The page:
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In pictures: Wonderful Wetlands, celebrating World Wetlands Day

Posted by Angela Glienicke - 2nd February 2016


Today NGOs and community groups around the world raise awareness and promote the conservation of wetlands and celebrate World Wetlands Day. This year’s theme is “Wetlands for our future; sustainable livelihoods”.

The importance of wetlands in providing a habitat, hosting a vast variety of life, as well the threat they can be under is illustrated in our archive pictures below.

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The proposed expansion of the Abbot Pt Coal Terminal will directly affect the surrounding wetlands. The wetlands are a habitat for over 200 species of birds including the Australian Painted Snipe.

© Tom Jefferson / Greenpeace 2013

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Dust from coal trains crossing the Abbot Point and Caley Valley wetlands will pollute the water, and the infrastructure such as bund walls to hold dredge spoil will damage the water flow.

© Tom Jefferson / Greenpeace 2013

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Aerial view of a wetlands destined for tar sands mining in the Boreal forest north of Fort McMurray, northern Alberta.

G Jiri Rezac / Greenpeace 2009

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Horses at a swamp in the Pantanal, Brazil.

© Chrisitan Kaiser / Greenpeace 1995

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Silhouette of birds on a branch at Pantanal Wetlands in Brazil.

© Markus Mauthe / Greenpeace 2013

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Owls seen at Pantanal Wetlands in Brazil.

© Markus Mauthe/ Greenpeace 2013

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Aerial view of the Pantanal Wetlands in Brazil.

© Markus Mauthe / Greenpeace 2013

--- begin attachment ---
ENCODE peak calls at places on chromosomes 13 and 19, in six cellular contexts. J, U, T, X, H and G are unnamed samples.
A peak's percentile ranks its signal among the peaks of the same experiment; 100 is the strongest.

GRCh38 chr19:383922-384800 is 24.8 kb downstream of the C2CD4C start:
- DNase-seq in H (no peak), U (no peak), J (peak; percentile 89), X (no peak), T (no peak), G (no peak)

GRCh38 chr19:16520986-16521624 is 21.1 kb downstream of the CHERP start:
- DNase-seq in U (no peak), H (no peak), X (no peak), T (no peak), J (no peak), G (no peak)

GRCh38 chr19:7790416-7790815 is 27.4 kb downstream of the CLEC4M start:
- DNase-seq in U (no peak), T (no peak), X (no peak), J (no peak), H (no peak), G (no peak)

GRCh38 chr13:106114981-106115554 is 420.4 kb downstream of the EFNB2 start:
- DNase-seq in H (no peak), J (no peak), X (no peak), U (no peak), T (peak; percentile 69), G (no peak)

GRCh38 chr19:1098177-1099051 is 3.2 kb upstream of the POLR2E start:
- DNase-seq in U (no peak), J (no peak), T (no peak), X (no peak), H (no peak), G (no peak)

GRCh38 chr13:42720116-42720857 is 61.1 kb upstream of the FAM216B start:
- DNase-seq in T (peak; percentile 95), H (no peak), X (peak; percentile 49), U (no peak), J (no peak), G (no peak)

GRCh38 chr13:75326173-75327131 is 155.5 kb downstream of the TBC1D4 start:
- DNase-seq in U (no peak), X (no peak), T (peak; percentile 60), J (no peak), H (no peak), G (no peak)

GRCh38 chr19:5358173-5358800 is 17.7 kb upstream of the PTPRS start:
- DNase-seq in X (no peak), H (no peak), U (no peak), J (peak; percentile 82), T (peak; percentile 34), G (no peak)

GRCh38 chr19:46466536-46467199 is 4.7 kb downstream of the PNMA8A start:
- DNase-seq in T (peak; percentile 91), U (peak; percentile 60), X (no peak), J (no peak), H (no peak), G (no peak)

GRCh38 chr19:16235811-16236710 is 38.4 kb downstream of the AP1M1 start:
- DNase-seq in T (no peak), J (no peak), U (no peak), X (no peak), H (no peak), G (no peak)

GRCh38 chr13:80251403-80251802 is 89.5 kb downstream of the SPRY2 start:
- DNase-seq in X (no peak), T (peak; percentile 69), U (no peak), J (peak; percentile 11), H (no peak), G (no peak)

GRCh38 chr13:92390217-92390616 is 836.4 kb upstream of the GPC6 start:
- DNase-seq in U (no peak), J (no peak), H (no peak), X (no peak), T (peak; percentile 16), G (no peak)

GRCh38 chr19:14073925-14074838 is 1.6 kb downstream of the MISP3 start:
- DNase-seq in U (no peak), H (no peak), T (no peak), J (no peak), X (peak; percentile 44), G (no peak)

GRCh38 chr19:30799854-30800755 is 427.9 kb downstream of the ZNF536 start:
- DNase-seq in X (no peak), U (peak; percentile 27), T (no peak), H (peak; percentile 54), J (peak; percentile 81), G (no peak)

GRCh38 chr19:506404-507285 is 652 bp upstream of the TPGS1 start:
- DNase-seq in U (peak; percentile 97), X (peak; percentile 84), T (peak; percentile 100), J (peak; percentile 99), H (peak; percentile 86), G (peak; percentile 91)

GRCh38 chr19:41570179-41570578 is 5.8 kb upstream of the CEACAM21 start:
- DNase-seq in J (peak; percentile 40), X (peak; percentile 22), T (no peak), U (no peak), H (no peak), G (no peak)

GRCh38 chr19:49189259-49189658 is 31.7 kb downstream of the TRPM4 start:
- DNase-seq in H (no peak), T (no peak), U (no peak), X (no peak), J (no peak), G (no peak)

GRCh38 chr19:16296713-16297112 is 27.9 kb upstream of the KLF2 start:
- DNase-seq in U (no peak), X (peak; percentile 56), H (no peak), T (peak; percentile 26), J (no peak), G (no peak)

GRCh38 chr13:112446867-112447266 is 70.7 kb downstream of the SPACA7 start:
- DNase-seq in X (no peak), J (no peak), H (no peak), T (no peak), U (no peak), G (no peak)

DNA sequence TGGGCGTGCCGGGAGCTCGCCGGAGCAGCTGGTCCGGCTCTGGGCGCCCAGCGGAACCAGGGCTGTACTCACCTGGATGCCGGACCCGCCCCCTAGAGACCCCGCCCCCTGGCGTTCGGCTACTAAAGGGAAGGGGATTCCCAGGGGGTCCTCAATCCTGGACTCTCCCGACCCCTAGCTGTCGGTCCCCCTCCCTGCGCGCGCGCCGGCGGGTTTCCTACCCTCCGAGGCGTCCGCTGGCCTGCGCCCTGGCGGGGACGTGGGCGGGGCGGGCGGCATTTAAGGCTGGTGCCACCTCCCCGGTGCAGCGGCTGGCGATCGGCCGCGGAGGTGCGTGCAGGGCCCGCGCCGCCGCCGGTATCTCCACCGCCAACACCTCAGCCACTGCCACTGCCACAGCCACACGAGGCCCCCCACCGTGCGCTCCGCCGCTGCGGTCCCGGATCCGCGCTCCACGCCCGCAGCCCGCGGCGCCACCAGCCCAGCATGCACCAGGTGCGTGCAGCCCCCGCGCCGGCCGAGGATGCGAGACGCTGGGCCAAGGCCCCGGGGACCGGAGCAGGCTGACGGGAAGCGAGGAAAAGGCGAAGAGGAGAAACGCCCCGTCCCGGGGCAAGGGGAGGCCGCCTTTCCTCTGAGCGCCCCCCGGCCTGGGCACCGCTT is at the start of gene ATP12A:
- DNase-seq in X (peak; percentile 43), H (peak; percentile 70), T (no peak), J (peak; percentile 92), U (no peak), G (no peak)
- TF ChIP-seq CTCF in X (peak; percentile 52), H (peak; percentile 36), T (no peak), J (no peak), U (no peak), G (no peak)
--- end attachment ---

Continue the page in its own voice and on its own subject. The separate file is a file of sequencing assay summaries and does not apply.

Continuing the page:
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A worker from PT. Raja Garuda Mas Sejati – a palm oil company belonging to the Asian Agri group, a member of the Roundtable on Sustainable Palmoil (RSPO) – tries to extinguish a peatland fire within the company concession near Tanjung Muara Sako village, Langgam subdistrict in Pelalawan regency, Riau province, Indonesia.

© Ulet  Ifansasti / Greenpeace 2013

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Canals are dug by the privately owned concessions to drain the peatland in Sungai Tohor, Kepulauan Meranti District, Sumatra, Indonesia.

Draining the canals causes forest fires that can continue for days or even months.

© Katarina Premfors / Greenpeace 2015

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The local community along with Greenpeace and local organisations Save our Borneo and the Centre for International Cooperation in Sustainable Management of Tropical Peatland (CIMTROP) at the University of Palangka Raya begin the construction on a community dam to block a canal draining peatlands for plantations in Paduran Village, Sebangau Sub-district, Pulang Pisau Regency, Central Kalimantan province, Indonesia.

© Ardiles Rante / Greenpeace 2015


Article Tagged as: Featured, Forests, in pictures


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